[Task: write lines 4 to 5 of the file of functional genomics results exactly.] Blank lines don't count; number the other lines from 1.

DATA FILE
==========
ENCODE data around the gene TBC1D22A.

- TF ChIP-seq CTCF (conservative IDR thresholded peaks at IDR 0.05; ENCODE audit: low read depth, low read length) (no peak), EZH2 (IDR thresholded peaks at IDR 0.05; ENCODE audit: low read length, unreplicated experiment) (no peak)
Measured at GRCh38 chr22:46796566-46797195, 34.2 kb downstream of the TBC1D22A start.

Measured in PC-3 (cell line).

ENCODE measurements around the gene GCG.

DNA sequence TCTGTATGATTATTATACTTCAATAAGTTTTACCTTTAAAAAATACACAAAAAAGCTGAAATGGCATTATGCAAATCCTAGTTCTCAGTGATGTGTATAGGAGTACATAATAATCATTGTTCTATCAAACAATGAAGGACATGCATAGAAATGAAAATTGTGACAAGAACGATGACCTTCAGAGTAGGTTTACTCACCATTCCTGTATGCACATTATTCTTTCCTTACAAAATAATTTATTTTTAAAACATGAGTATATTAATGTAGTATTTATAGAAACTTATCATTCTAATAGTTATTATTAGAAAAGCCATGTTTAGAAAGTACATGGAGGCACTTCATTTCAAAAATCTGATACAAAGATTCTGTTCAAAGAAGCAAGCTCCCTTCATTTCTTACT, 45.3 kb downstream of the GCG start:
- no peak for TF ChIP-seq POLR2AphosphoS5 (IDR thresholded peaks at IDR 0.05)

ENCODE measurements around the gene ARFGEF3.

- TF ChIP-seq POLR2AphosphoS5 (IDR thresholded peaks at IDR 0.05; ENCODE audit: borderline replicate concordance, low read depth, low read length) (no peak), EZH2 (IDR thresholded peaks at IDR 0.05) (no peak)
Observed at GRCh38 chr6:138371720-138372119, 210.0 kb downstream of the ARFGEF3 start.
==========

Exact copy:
Measured in PC-3 (cell line).

ENCODE measurements around the gene GCG.